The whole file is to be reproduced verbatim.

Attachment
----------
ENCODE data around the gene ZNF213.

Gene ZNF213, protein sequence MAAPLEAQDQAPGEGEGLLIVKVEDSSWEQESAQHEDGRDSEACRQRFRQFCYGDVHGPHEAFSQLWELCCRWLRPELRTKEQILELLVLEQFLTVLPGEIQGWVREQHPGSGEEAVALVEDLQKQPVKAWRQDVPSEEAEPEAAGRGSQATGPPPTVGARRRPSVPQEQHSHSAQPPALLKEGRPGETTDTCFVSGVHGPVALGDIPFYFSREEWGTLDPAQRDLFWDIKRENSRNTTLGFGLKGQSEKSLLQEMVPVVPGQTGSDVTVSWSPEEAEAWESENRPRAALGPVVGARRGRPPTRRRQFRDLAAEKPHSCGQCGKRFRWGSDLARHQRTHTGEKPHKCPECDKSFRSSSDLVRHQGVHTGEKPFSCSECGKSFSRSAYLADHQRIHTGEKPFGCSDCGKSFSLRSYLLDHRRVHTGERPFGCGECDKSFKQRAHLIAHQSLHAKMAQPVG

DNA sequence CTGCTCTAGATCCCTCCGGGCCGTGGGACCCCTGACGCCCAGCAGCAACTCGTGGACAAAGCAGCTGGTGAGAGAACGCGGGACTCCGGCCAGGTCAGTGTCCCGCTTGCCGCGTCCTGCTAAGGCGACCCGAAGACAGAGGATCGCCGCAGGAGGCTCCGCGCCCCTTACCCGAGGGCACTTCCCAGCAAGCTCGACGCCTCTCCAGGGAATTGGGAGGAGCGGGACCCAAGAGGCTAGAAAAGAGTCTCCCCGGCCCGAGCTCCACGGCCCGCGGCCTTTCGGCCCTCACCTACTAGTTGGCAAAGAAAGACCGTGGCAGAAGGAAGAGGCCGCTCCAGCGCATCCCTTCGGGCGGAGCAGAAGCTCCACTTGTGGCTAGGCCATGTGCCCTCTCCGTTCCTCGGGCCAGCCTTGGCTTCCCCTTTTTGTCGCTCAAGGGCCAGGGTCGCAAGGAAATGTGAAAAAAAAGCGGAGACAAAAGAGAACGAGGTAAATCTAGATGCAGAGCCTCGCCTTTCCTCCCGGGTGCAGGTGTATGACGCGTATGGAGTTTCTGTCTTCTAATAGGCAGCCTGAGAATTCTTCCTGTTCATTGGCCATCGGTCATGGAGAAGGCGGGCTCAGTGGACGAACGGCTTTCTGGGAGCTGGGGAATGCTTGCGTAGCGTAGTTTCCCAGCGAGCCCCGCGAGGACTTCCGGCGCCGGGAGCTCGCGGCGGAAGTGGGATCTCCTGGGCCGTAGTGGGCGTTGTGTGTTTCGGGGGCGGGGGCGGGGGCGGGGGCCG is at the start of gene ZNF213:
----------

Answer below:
ENCODE data around the gene ZNF213.

Gene ZNF213, protein sequence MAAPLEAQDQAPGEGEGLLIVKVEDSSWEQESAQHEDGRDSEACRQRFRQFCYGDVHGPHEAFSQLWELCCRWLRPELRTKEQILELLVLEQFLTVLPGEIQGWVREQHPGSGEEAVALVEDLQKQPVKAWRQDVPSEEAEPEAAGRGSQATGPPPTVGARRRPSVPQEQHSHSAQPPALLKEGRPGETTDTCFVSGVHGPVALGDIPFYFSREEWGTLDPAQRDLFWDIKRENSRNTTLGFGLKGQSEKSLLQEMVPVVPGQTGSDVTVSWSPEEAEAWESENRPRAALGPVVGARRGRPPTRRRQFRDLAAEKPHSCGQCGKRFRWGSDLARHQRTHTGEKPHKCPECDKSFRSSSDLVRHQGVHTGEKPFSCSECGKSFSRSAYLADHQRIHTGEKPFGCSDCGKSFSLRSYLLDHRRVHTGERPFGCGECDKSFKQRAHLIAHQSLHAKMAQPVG

DNA sequence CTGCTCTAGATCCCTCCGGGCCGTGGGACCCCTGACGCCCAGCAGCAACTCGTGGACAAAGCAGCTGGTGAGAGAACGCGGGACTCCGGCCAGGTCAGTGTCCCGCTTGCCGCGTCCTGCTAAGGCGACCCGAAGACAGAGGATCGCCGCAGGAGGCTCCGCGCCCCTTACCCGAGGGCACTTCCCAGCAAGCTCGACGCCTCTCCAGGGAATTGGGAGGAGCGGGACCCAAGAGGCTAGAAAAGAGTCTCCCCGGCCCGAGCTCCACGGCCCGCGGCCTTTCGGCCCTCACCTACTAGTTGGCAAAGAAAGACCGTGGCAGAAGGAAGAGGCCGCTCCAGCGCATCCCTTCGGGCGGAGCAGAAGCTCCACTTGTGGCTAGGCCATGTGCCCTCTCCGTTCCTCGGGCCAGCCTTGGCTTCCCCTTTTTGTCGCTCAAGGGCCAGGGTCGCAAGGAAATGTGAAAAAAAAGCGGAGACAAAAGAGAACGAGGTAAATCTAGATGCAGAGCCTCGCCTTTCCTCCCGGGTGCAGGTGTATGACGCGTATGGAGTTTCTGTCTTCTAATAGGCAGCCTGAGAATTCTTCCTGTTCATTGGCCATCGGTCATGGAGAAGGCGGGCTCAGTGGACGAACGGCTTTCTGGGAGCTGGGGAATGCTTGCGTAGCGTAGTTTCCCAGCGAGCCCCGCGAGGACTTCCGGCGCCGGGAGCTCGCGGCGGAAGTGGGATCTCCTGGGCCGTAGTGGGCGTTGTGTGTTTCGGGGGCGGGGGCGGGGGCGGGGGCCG is at the start of gene ZNF213: